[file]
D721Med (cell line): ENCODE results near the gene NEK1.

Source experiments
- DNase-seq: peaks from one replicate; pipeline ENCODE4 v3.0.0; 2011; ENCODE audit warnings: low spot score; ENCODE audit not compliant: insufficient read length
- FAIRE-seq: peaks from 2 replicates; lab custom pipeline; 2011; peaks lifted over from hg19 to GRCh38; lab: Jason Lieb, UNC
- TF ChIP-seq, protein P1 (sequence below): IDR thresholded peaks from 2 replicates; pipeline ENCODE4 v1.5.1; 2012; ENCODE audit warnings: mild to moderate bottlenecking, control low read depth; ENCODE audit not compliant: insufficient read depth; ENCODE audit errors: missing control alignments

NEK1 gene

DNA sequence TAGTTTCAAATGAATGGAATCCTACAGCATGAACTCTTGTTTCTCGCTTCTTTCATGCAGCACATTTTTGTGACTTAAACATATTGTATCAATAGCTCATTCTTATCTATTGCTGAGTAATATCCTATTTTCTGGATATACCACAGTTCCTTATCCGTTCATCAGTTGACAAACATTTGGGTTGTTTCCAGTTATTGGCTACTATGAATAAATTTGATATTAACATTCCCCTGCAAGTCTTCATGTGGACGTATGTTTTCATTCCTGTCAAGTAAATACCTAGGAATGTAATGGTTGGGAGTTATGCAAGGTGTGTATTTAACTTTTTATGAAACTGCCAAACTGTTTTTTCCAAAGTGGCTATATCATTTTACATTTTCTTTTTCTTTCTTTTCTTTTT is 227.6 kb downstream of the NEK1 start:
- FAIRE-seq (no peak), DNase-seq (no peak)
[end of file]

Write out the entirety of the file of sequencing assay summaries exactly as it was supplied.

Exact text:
D721Med (cell line): ENCODE results near the gene NEK1.

Source experiments
- DNase-seq: peaks from one replicate; pipeline ENCODE4 v3.0.0; 2011; ENCODE audit warnings: low spot score; ENCODE audit not compliant: insufficient read length
- FAIRE-seq: peaks from 2 replicates; lab custom pipeline; 2011; peaks lifted over from hg19 to GRCh38; lab: Jason Lieb, UNC
- TF ChIP-seq, protein P1 (sequence below): IDR thresholded peaks from 2 replicates; pipeline ENCODE4 v1.5.1; 2012; ENCODE audit warnings: mild to moderate bottlenecking, control low read depth; ENCODE audit not compliant: insufficient read depth; ENCODE audit errors: missing control alignments

NEK1 gene

DNA sequence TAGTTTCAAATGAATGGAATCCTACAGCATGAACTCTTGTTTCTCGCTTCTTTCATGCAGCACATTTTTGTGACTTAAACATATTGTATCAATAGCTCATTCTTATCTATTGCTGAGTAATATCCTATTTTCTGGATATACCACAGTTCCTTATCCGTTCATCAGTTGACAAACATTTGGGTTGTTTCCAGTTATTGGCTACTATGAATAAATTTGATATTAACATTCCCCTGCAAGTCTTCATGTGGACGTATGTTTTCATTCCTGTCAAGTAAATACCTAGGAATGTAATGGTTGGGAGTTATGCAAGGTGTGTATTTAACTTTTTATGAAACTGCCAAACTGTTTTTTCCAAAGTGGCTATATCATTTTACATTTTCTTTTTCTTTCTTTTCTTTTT is 227.6 kb downstream of the NEK1 start:
- FAIRE-seq (no peak), DNase-seq (no peak)